Watson Jeopardy – A Software Mutation
In February 2011, TV viewers around the world watched the computer programs DeepQA and UIMA, irrevocably prove the "Weak AI” camp wrong by demonstrating the viability of “Strong AI.” Computers could ultimately do better than the human mind in any field! The software granted IBM's Watson supercomputer the key enabling quality of the mind – the ability to arrive swiftly at decisions, based on a multifaceted perception of the world. By retaining numerous parallel views of possible solutions in its processing memory, the machine exhibited actual “awareness” of other answers. Displaying the power of this approach to the world community, the machine defeated two human champions in a popular US game show called Jeopardy!
The new skill enabled the machine to beat humans with its swift and sensible answers to ambiguously worded questions about a wide range of subjects. The answers were delivered within seconds after the machine had pored systematically through a million books. With its holistic access to vast knowledge, Watson demolished the “Weak AI” view, most persuasively voiced by the philosopher John Searle, that computers would always be inferior to humans, because they could never truly understand the world.
Watson Jeopardy –The Game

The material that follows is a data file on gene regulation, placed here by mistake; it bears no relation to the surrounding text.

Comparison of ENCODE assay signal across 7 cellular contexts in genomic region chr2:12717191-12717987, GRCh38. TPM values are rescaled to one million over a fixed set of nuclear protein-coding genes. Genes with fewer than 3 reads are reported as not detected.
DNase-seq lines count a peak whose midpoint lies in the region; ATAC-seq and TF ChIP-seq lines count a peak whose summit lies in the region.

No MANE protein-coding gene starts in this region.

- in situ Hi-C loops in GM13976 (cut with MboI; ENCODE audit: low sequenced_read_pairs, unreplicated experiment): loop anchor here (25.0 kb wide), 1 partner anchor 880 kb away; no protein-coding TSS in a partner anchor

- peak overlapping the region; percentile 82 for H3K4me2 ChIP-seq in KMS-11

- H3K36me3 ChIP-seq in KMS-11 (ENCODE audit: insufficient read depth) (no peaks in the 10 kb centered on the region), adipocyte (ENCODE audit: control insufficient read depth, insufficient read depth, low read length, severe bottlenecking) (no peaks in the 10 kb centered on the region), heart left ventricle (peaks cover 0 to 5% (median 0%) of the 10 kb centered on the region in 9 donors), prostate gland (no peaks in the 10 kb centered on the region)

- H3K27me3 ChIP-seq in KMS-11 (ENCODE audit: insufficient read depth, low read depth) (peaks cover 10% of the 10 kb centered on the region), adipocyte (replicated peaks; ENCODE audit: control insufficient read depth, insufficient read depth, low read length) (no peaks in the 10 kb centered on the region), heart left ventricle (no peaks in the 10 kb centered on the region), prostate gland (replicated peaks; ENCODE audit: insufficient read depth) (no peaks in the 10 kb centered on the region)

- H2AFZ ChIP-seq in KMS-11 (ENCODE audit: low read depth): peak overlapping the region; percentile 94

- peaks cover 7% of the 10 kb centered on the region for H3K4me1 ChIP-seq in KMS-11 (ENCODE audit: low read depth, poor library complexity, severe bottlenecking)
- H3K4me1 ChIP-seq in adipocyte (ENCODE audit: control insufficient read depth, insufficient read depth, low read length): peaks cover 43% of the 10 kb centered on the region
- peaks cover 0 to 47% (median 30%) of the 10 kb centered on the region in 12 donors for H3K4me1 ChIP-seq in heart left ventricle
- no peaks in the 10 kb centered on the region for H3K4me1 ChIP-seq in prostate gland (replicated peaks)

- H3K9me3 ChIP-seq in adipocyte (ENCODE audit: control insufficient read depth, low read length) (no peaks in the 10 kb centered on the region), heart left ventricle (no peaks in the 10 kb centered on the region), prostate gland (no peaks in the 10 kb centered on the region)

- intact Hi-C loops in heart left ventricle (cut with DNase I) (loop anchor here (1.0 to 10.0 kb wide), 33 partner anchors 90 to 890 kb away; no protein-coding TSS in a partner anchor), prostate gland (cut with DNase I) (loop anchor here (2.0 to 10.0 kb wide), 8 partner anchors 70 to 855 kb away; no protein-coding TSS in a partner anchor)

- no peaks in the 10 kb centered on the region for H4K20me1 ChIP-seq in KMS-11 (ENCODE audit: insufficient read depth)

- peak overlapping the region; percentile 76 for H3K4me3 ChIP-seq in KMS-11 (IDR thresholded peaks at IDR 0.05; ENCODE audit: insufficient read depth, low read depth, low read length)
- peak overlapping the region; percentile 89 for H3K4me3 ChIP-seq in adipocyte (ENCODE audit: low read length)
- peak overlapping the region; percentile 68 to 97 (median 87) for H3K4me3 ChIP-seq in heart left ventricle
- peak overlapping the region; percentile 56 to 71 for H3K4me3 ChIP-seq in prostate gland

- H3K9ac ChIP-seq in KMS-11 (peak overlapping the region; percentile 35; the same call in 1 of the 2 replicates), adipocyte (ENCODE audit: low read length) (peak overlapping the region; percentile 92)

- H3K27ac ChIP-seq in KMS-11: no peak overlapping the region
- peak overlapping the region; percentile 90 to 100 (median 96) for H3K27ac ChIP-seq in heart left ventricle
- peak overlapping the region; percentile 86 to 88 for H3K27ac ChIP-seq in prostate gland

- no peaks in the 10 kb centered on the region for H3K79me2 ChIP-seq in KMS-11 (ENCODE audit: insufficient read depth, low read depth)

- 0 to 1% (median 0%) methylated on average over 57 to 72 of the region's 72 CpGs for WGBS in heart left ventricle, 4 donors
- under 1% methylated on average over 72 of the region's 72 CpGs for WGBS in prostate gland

Jeopardy! is a popular American quiz show, in which a reversed question and answer format tests the ability of contestants to instantly spot trivial facts in history, literature, the arts, pop culture, science, sports, geography and wordplay. Clues are presented as answers and the responses of contestants have to be in a question form. Usually there are six selected subjects, with five questions asked in each subject. Each question is an answer, or clue. The player's correct answer has to be a question.
If the category is "geometry," a question may be, "An angle that measures 90 degrees." The right answer could be, "What is a right angle?" The contestants have to ring in to indicate their ability to respond within five seconds after a buzzer confirms that the host has completely finished reading the clue. Ringing in before, loses points. In this historic man vs. machine game, Watson, powered by DeepQA & UIMA, took early lead. From the very beginning, the supercomputer rang in first and produced the correct answers. Its human opponents tried valiantly to catch up, but, in the end, it was a clear win for Watson.
Watson Jeopardy –DeepQA & UIMA
DeepQA & UIMA were different, because they were not mechanically “computing” structured inputs. The programs were drawing their replies from a wealth of accumulated human knowledge. They were recognizing patterns in millions of pages of raw text, retrieved from an assembly of documents from around the world. In the case of Watson, that text included the Wikipedia (14 billion characters), an encyclopedia, a dictionary, a thesaurus, the Bible, a movie database, a geographic database and much more. The machine could ingest this vast library and reply correctly to a query in less than 3 seconds.